Laws governing the General Election are not fit for purpose and need reform, according to the Electoral Commission.
The electoral watchdog said today that changes by Facebook and Google to increase advertising transparency were not a substitute for reform.
The commission wants more powers to make sure online political advertising is better labelled, a ban on spending by foreign organisations and an increase in the maximum fine they can hand out.
The government said back in May it would safeguard future elections by creating new laws concerning advertising.
However, no changes have materialised in the lead-up to the 12 December General Election.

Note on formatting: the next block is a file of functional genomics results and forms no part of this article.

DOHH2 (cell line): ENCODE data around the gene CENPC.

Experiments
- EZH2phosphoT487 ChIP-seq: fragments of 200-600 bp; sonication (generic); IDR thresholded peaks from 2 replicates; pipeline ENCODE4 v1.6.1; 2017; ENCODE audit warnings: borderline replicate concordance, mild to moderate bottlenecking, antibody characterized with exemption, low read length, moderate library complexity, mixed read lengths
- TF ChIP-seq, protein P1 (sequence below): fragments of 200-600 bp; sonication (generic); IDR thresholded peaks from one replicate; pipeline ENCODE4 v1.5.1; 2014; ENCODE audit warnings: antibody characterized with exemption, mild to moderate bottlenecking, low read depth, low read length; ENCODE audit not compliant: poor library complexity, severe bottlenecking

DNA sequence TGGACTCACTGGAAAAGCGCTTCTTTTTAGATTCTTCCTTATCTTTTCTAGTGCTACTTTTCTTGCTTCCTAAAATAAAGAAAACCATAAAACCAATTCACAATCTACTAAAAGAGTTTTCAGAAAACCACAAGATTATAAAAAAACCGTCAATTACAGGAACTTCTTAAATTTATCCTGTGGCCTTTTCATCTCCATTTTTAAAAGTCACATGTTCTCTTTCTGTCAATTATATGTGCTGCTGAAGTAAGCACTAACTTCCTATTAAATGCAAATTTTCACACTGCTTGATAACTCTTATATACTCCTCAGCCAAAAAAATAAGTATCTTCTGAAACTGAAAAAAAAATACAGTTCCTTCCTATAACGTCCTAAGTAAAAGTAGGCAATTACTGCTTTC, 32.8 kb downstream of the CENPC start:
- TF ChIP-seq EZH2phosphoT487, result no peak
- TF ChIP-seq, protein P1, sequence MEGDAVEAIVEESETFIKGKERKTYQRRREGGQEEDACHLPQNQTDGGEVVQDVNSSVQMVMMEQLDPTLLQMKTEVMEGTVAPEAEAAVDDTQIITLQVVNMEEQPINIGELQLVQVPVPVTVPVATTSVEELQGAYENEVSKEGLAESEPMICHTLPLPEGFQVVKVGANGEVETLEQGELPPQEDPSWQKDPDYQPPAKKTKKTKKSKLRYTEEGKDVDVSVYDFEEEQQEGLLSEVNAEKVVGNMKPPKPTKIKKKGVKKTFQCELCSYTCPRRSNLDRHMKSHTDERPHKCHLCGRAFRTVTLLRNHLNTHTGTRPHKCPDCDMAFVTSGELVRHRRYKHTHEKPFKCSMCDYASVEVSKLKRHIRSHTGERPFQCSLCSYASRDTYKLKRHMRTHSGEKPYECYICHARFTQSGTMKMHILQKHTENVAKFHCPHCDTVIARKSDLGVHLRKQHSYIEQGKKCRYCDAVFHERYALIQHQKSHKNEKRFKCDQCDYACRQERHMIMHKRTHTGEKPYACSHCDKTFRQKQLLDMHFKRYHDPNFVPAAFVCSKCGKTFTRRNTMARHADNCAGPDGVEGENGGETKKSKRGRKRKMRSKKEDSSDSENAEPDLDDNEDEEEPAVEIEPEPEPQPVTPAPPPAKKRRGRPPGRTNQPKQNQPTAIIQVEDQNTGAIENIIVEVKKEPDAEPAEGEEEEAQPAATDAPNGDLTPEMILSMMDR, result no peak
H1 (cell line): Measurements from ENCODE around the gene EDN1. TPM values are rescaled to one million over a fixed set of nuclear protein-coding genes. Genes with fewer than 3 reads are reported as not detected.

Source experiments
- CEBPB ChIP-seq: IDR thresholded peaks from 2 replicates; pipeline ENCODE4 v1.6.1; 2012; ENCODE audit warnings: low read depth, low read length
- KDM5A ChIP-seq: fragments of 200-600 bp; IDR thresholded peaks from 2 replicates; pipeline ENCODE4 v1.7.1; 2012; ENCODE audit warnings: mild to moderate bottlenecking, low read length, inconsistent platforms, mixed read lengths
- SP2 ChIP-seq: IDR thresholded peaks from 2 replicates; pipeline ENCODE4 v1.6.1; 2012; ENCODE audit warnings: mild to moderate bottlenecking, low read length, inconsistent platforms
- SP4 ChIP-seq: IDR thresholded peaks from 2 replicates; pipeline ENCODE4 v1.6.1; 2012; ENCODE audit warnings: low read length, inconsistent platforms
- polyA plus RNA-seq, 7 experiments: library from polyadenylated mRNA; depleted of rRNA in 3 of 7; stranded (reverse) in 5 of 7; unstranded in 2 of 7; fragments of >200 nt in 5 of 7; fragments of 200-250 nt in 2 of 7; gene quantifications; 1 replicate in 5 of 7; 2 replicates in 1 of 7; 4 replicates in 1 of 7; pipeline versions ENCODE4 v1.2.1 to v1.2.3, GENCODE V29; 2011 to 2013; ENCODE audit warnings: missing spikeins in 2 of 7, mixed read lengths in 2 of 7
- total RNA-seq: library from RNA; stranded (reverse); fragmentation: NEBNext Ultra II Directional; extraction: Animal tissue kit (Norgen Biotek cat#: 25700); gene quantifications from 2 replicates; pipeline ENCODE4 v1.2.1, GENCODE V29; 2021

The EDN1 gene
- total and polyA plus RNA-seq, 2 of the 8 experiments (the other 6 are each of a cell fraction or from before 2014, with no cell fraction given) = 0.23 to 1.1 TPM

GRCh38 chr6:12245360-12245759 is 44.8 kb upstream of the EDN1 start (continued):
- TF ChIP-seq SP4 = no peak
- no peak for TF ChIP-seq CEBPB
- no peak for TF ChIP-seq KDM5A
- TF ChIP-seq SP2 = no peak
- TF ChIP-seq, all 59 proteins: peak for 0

Louise Edwards, director of regulation at the Electoral Commission, told Reuters: “We think electoral law needs to be reformed. That hasn’t happened, so we are continuing to run this election with laws that aren’t fit for purpose.
“There are definitely going to be things that we would rather see done differently, better and more transparently for the voter that won’t be, because the law hasn’t been updated.”
Facebook now has available information on how much each party is spending on advertising, while Twitter has recently banned political advertising from the platform.
Facebook chief executive Mark Zuckerberg refused to announce a ban on political advertising.